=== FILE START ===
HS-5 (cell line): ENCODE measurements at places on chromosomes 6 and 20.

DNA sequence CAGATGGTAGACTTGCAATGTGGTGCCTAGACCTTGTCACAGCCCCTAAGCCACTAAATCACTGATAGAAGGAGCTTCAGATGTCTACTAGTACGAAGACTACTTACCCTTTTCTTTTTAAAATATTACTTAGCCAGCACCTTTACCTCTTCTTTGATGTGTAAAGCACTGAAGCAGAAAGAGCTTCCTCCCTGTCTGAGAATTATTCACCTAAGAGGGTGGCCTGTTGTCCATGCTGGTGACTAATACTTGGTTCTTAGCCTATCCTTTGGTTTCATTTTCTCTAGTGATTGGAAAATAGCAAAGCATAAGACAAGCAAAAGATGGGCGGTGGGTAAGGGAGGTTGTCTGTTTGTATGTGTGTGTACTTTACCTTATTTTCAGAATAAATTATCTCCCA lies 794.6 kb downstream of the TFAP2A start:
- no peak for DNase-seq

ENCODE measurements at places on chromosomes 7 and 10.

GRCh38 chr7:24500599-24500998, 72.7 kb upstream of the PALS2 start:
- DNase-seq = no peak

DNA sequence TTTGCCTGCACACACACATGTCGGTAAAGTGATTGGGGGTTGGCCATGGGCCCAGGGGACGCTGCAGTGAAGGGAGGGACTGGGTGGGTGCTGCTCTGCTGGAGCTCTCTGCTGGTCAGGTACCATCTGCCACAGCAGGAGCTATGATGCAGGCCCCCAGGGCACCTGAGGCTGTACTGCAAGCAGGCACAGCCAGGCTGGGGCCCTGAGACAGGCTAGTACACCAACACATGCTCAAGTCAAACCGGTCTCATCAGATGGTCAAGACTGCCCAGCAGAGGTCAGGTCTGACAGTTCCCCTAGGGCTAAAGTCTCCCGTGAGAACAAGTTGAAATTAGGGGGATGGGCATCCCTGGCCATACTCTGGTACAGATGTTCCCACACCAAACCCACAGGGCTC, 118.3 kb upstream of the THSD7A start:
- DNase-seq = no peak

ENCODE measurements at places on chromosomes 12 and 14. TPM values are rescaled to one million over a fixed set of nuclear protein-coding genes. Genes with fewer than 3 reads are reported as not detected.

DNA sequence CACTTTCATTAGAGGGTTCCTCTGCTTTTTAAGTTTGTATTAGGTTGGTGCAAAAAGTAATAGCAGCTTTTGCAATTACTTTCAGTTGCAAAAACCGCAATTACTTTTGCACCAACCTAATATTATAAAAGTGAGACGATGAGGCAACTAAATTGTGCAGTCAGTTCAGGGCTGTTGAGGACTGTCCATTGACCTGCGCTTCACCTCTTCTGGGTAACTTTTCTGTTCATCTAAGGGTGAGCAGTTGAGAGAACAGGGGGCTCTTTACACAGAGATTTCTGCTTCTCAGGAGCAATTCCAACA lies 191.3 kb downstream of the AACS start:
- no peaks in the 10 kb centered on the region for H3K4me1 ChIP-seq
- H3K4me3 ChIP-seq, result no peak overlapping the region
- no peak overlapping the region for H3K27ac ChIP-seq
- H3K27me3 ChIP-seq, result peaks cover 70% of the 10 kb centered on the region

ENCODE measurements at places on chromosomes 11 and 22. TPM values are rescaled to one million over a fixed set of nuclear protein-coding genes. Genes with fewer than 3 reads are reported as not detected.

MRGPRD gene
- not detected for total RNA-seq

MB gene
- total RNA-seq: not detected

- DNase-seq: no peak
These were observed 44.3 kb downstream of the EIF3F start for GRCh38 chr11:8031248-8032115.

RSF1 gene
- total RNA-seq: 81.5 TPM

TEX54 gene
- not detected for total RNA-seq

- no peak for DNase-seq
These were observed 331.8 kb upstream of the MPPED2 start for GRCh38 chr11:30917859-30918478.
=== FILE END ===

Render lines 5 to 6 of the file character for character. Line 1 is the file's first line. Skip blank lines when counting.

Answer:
GRCh38 chr7:24500599-24500998, 72.7 kb upstream of the PALS2 start:
- DNase-seq = no peak